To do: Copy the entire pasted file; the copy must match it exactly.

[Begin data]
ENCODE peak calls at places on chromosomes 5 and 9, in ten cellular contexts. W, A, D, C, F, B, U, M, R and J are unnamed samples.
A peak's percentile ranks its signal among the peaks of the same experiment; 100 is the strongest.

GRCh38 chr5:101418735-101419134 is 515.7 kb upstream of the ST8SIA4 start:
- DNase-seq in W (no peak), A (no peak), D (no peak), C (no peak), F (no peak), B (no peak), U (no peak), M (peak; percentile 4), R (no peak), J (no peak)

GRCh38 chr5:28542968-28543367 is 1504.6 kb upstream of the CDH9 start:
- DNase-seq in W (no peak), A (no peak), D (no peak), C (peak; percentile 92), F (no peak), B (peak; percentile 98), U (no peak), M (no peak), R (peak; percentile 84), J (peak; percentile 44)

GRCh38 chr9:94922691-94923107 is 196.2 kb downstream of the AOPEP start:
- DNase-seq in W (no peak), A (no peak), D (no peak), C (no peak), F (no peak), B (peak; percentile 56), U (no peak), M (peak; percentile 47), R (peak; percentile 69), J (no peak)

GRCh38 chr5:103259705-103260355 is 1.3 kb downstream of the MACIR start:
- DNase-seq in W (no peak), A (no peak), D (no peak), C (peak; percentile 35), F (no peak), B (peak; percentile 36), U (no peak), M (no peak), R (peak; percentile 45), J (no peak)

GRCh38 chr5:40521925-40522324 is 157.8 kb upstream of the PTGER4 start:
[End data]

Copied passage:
ENCODE peak calls at places on chromosomes 5 and 9, in ten cellular contexts. W, A, D, C, F, B, U, M, R and J are unnamed samples.
A peak's percentile ranks its signal among the peaks of the same experiment; 100 is the strongest.

GRCh38 chr5:101418735-101419134 is 515.7 kb upstream of the ST8SIA4 start:
- DNase-seq in W (no peak), A (no peak), D (no peak), C (no peak), F (no peak), B (no peak), U (no peak), M (peak; percentile 4), R (no peak), J (no peak)

GRCh38 chr5:28542968-28543367 is 1504.6 kb upstream of the CDH9 start:
- DNase-seq in W (no peak), A (no peak), D (no peak), C (peak; percentile 92), F (no peak), B (peak; percentile 98), U (no peak), M (no peak), R (peak; percentile 84), J (peak; percentile 44)

GRCh38 chr9:94922691-94923107 is 196.2 kb downstream of the AOPEP start:
- DNase-seq in W (no peak), A (no peak), D (no peak), C (no peak), F (no peak), B (peak; percentile 56), U (no peak), M (peak; percentile 47), R (peak; percentile 69), J (no peak)

GRCh38 chr5:103259705-103260355 is 1.3 kb downstream of the MACIR start:
- DNase-seq in W (no peak), A (no peak), D (no peak), C (peak; percentile 35), F (no peak), B (peak; percentile 36), U (no peak), M (no peak), R (peak; percentile 45), J (no peak)

GRCh38 chr5:40521925-40522324 is 157.8 kb upstream of the PTGER4 start: